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    Inside each Rainforest Cafe, customers are immersed in a thunder and lightning storm every twenty minutes. But don't worry, you don't have to bring your umbrella, since the rain only falls over specially designed troughs that recycle the water and ready it for the next down pour.

    This sandwich was introduced in 1998 and uses Rainforest Cafe's delicious balsamic vinaigrette to marinate the mushrooms, making it one of the most delicious portobellos you've ever munched on. For this clone, prepare the vinaigrette and marinate the mushrooms a couple hours before you plan to assemble the sandwich.

    Nutrition Facts
    Serving Size–1 Sandwich
    Total Servings–4
    Calories per serving–335
    Fat per serving–11g

    Source: Low-Fat Top Secret Recipes by Todd Wilbur.

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    Score: 3.00. Votes: 1

    Menu Description: "Grilled eggplant, zucchini, summer squash, and roasted red peppers. Served on a sourdough French roll with your choice of fries or watermelon."

    If you don't eat meat—or even if you do—you'll find this grilled vegetable sandwich makes a great meal in itself for lunch or dinner. I'm not usually one to go for vegetarian sandwiches, but when I tried this one I was surprised at how good it was. Now I veg out with this sandwich regularly. Maybe you will too.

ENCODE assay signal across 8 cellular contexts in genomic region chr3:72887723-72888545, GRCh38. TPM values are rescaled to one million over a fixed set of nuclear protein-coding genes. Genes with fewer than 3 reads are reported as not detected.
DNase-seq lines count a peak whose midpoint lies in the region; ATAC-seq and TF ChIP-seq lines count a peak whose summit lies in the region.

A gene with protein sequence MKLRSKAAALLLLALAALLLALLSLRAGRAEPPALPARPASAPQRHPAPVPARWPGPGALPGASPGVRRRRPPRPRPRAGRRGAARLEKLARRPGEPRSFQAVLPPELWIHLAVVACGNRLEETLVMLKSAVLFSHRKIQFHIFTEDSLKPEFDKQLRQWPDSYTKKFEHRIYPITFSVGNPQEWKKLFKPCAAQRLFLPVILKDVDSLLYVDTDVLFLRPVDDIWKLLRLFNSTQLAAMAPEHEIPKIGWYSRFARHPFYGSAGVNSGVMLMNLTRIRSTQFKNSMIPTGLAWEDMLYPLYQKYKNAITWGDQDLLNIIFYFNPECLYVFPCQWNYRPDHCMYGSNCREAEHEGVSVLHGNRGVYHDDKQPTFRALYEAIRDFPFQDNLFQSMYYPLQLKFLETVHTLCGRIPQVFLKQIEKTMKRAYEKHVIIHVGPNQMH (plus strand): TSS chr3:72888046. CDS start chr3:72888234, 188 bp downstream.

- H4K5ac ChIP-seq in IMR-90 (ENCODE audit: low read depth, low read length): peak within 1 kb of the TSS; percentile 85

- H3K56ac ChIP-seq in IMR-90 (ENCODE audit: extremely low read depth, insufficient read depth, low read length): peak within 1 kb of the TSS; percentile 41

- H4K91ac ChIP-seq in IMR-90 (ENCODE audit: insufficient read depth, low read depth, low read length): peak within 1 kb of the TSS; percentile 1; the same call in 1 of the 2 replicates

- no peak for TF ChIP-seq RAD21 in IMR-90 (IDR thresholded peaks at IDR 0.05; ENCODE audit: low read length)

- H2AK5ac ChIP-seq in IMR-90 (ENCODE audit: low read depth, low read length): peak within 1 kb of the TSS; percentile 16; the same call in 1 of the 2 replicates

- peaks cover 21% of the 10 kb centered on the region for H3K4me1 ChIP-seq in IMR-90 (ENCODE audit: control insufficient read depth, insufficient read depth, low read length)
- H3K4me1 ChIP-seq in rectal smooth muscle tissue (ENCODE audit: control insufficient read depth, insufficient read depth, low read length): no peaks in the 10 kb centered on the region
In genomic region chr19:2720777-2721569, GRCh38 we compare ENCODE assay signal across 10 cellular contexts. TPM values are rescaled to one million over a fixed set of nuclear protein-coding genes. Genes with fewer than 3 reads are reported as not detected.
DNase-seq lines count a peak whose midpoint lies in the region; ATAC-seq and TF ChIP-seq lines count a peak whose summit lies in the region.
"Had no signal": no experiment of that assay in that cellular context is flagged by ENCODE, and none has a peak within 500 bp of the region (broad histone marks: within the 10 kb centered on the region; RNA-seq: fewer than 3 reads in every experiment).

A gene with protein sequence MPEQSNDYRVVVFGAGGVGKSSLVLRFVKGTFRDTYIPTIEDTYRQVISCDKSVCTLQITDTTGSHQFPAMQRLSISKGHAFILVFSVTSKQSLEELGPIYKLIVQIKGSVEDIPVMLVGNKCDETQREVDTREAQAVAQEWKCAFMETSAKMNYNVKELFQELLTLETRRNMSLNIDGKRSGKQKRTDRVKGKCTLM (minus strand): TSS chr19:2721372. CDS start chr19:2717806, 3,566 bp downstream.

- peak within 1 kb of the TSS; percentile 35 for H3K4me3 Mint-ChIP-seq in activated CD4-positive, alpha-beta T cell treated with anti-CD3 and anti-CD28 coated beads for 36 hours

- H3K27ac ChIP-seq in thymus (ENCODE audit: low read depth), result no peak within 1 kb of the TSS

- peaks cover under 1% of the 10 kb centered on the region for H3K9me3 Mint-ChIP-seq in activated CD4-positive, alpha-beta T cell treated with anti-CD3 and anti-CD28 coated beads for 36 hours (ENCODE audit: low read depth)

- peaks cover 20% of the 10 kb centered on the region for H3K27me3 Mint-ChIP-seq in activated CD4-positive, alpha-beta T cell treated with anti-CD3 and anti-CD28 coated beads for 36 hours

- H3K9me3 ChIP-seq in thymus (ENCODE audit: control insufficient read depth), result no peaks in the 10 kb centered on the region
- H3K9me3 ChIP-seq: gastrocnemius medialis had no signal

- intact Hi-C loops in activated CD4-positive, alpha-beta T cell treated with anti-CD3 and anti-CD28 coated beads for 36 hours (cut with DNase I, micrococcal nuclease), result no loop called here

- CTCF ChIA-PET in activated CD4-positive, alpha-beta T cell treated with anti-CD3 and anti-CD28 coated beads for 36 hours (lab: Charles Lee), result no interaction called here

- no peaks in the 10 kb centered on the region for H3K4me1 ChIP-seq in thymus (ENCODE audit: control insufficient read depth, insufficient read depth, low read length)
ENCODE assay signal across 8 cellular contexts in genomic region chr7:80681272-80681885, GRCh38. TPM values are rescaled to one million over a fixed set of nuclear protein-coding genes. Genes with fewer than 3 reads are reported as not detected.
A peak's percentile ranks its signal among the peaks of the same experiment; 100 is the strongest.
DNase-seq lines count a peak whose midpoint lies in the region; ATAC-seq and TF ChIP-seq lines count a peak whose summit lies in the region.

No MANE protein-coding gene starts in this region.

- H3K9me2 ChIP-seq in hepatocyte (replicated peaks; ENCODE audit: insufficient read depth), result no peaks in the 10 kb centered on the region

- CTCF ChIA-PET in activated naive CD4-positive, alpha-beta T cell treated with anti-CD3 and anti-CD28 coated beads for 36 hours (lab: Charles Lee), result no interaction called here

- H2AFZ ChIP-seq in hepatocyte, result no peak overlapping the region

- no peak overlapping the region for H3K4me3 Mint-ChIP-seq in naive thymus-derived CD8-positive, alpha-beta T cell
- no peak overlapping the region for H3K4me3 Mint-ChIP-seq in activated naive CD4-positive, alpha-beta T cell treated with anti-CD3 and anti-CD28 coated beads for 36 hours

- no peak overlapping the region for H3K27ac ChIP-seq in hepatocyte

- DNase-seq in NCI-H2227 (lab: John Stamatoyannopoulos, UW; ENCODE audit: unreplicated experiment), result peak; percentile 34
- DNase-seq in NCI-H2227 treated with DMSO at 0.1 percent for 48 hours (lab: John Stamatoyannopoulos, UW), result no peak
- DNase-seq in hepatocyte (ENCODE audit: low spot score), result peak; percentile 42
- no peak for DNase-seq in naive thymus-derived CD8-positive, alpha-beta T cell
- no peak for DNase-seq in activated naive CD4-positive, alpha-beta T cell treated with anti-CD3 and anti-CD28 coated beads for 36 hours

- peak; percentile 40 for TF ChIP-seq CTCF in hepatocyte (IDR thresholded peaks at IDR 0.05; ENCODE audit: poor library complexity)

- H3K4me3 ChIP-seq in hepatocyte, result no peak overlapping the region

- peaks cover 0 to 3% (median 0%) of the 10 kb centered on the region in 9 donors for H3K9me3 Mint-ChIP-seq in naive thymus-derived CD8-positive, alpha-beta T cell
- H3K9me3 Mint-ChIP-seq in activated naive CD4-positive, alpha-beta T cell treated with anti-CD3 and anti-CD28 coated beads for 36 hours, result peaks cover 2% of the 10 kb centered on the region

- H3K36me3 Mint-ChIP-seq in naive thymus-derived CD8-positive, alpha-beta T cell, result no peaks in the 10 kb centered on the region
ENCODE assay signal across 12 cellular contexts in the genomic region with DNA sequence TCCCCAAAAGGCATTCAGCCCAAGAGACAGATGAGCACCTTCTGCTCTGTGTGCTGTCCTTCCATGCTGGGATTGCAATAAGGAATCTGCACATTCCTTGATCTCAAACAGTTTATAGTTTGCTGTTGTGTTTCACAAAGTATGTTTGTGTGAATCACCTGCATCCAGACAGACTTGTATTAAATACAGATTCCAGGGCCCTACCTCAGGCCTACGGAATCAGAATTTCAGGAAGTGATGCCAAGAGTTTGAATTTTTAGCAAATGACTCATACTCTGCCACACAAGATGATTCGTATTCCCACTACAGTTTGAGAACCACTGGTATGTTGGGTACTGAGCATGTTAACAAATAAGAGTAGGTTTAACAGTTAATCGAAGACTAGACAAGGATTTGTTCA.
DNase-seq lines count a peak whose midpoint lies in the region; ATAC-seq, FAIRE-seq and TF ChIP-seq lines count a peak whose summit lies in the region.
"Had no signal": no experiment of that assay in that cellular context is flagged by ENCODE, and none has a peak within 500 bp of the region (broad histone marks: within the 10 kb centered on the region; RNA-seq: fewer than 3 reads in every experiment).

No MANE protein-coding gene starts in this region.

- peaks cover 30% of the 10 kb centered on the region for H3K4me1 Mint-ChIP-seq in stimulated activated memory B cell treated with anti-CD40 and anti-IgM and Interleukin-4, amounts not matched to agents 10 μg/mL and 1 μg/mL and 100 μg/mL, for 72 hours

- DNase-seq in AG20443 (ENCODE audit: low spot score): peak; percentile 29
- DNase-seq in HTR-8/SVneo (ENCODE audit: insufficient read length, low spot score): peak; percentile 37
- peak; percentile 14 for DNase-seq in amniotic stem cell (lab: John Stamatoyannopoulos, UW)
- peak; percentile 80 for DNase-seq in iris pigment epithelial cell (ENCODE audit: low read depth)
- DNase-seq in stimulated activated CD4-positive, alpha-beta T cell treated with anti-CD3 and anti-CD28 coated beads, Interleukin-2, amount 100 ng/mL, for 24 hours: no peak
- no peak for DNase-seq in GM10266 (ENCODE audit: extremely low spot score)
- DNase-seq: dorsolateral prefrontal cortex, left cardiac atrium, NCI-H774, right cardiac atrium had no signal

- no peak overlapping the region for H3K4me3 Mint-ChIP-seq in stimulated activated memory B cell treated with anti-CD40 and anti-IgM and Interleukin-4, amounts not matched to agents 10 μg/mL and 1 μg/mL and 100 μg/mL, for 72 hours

Source: Top Secret Restaurant Recipes by Todd Wilbur.

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    Score: 4.25. Votes: 4
    Along with your order from this 250-unit Western U.S. chain, comes a delicious, yet simple to clone, fat-free salsa. If you don’t have a food processor, never fear. You can also make the salsa by hand with a large, sharp knife and some steady-handed chopping. Keep your head down and watch the fingers.